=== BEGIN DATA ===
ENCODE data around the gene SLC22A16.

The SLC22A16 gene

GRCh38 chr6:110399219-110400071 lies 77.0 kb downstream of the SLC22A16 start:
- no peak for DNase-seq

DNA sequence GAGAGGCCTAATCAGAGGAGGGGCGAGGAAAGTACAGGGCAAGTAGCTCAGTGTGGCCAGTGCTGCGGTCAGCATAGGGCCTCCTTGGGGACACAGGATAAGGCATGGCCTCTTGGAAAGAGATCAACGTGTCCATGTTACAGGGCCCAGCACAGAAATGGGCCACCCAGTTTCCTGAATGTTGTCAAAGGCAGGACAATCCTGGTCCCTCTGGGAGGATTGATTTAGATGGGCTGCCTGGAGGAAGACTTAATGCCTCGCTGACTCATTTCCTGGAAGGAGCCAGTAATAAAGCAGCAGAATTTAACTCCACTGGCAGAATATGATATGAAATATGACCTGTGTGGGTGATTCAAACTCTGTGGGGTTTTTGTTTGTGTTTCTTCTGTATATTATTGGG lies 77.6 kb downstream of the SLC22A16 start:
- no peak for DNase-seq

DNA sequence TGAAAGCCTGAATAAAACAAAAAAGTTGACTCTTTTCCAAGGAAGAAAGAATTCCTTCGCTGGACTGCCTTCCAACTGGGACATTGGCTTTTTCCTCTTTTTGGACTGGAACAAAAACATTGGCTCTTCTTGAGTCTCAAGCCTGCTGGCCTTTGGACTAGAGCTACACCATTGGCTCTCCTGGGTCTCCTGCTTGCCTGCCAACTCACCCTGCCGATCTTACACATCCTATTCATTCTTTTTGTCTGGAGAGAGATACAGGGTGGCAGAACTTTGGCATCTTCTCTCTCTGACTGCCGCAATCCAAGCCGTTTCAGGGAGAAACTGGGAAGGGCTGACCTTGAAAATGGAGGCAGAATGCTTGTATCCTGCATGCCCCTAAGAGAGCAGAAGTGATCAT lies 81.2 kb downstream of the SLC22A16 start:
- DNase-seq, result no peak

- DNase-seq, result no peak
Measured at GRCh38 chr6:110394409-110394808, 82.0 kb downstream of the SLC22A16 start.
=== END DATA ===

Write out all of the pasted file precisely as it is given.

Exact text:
ENCODE data around the gene SLC22A16.

The SLC22A16 gene

GRCh38 chr6:110399219-110400071 lies 77.0 kb downstream of the SLC22A16 start:
- no peak for DNase-seq

DNA sequence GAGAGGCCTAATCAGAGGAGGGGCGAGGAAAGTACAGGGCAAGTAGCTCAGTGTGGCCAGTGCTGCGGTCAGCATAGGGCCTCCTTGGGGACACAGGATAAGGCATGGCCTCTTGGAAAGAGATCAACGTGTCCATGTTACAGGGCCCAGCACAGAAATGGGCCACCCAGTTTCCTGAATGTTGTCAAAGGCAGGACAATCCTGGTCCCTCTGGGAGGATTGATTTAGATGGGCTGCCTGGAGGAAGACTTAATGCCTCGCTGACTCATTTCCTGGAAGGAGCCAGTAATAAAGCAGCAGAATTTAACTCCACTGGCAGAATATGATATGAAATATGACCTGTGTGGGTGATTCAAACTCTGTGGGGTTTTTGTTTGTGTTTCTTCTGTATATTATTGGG lies 77.6 kb downstream of the SLC22A16 start:
- no peak for DNase-seq

DNA sequence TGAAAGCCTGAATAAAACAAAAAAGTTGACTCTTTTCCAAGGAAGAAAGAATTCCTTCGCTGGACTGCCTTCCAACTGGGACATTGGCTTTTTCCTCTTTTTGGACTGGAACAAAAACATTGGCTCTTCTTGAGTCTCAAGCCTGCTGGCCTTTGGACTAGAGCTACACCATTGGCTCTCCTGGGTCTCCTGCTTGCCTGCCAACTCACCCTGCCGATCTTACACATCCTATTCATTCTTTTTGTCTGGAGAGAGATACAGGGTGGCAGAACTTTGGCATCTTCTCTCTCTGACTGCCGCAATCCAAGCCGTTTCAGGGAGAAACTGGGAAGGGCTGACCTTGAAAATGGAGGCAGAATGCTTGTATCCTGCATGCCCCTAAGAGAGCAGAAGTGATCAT lies 81.2 kb downstream of the SLC22A16 start:
- DNase-seq, result no peak

- DNase-seq, result no peak
Measured at GRCh38 chr6:110394409-110394808, 82.0 kb downstream of the SLC22A16 start.